"How Well Did Social Security Mitigate the Effects of the Great Recession?"
FEDS Working Paper No. 2014-13

WILLIAM PETERMAN, The Federal Reserve Board of Governors
KAMILA SOMMER, Federal Reserve Board

This paper quantifies the welfare implications of the U.S. Social Security program during the Great Recession. We find that the average welfare losses due to the Great Recession for agents alive at the time of the shock are notably smaller in an economy with Social Security relative to an economy without a Social Security program. Moreover, Social Security is particularly effective at mitigating the welfare losses for agents who are poorer, less productive, or older at the time of the shock. Importantly, in addition to mitigating the welfare losses for these potentially more vulnerable agents, we do not find any specific age, income, wealth or ability group for which Social Security substantially exacerbates the welfare consequences of the Great Recession. Taken as a whole, our results indicate that the U.S. Social Security program is particularly effective at providing insurance against business cycle episodes like the Great Recession.

"Characteristics of Noninstitutionalized DI and SSI Program Participants, 2010 Update"
Research and Statistics Note, 2014

MICHELLE STEGMAN, Government of the United States of America - Office of Program Development, Social Security Administration
JEFFREY HEMMETER, Social Security Administration

The authors use data from the 2008 panel of the Survey of Income and Program Participation (SIPP) matched to administrative records from the Social Security Administration (SSA) to produce tables describing the characteristics of Disability Insurance (DI) beneficiaries and Supplemental Security Income (SSI) recipients in December 2010. This match to survey data allows the authors to provide detailed information on the economic and demographic characteristics of program participants not available in administrative records. These tables update those previously published by DeCesaro and Hemmeter (2008) using 2002 data.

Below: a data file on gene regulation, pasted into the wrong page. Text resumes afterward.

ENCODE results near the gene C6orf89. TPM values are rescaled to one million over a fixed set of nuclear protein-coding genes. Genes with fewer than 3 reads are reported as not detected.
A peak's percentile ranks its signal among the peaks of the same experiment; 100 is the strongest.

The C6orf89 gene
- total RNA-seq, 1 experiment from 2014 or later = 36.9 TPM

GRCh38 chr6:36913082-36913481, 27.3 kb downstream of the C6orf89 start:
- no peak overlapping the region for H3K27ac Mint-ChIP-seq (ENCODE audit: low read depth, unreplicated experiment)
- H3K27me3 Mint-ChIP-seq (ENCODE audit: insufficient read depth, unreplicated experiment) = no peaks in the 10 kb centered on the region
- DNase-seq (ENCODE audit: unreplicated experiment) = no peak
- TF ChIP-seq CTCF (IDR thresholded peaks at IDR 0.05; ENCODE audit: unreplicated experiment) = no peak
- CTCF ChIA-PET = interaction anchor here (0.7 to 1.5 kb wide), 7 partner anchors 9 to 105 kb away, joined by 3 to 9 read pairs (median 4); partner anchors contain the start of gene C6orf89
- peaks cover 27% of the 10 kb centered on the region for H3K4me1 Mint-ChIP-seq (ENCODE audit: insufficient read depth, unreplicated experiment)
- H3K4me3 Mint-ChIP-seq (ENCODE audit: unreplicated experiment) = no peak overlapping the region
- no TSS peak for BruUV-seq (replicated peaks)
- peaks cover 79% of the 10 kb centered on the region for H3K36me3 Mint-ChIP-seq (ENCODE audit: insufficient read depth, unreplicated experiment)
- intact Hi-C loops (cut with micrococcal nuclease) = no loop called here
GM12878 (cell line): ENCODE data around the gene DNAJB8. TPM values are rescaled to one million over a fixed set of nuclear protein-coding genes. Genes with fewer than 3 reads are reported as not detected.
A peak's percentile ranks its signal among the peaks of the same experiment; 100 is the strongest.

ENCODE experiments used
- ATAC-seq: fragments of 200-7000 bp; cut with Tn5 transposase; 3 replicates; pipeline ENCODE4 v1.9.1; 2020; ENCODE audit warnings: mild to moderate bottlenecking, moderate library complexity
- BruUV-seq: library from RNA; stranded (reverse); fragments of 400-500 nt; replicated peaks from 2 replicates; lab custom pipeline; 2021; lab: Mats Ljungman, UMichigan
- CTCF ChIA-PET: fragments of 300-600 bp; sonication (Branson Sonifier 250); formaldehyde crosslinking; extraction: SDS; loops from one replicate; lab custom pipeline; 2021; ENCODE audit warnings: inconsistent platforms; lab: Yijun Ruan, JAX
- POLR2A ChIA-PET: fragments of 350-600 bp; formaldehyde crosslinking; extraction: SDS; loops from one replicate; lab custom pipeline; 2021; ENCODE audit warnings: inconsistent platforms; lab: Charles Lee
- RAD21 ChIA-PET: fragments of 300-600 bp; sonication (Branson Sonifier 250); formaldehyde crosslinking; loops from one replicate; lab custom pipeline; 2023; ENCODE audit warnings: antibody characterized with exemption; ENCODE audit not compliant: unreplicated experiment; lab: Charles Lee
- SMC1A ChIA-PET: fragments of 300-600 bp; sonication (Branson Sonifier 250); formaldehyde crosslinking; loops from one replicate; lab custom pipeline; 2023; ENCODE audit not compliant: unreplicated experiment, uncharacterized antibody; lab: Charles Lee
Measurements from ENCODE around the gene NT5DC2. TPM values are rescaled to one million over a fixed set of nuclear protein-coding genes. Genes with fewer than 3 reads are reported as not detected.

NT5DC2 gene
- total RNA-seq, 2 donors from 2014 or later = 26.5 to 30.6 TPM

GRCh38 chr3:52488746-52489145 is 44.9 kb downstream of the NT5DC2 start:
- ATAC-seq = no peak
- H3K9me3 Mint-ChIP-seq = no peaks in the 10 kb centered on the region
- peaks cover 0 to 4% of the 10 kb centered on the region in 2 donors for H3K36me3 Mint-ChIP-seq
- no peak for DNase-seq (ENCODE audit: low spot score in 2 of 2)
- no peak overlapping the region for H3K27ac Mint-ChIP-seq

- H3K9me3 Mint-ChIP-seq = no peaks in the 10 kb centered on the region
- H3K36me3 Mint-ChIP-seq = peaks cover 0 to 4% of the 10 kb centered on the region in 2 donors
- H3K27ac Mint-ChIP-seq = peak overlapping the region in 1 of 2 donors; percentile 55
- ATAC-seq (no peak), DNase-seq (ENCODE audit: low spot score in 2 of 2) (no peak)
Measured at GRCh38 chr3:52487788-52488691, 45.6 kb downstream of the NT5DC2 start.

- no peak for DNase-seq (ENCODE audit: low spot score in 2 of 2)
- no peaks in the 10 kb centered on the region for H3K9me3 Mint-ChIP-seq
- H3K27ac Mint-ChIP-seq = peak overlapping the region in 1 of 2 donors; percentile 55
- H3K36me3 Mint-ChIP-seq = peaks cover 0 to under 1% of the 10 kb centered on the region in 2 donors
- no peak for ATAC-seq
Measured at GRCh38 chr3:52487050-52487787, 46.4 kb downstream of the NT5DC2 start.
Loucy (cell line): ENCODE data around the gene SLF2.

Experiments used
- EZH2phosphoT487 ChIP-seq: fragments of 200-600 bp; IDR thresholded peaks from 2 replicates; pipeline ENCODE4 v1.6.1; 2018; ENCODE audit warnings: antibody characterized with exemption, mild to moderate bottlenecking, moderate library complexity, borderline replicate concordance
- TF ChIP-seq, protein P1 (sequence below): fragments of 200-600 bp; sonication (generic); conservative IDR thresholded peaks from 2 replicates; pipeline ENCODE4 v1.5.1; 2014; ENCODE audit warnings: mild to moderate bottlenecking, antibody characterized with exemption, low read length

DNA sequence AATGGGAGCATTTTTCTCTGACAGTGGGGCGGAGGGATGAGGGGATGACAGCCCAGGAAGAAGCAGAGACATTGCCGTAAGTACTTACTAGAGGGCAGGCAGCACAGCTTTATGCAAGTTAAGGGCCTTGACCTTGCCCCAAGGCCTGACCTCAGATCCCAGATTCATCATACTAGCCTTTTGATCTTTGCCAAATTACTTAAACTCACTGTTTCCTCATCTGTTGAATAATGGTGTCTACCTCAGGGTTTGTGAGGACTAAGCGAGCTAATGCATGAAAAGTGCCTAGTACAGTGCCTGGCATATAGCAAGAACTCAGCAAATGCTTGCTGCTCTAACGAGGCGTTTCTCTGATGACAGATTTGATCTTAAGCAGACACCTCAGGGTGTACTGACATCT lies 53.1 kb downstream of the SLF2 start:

"Retirement Distribution Strategies with Mortality Uncertainty"

YUANSHAN CHENG, Texas Tech University
TAO GUO, Texas Tech University

Retirement distribution planning helps ensure the quality of life of retirees with all types of uncertainty. Probability of successfully funding through retirement has been a widely studied topic (Bengen, 1994; Ameriks et. al, 2001; Finke et. al, 2011; Pfau, 2012). However these studies treat the whole household only as one agent (Hubener et. al, 2013). And also, these literatures usually assume a 30 year planning horizon. For financial planning industry, some of the clients are couples and some of them outlive the 30 years planning horizon. So there is a need to study retirement for married retirees and set planning horizon conditional on their real mortality risk.
This paper adds to the current literature by constructing a simulation framework incorporating conditional mortality risk and evaluating the distribution of outcomes. Within this framework, all types of strategies can be evaluated with different objective functions (such as maximizing the probability of success within the specified planning horizon, maximizing annual consumption, and maximizing expected total utility during retirement), different consumption pattern (fixed versus variable).
Within the context of married couples, the joint mortality risks results in totally different retirement distribution outcomes, compared with the ones suggested by the previous studies.

No comments: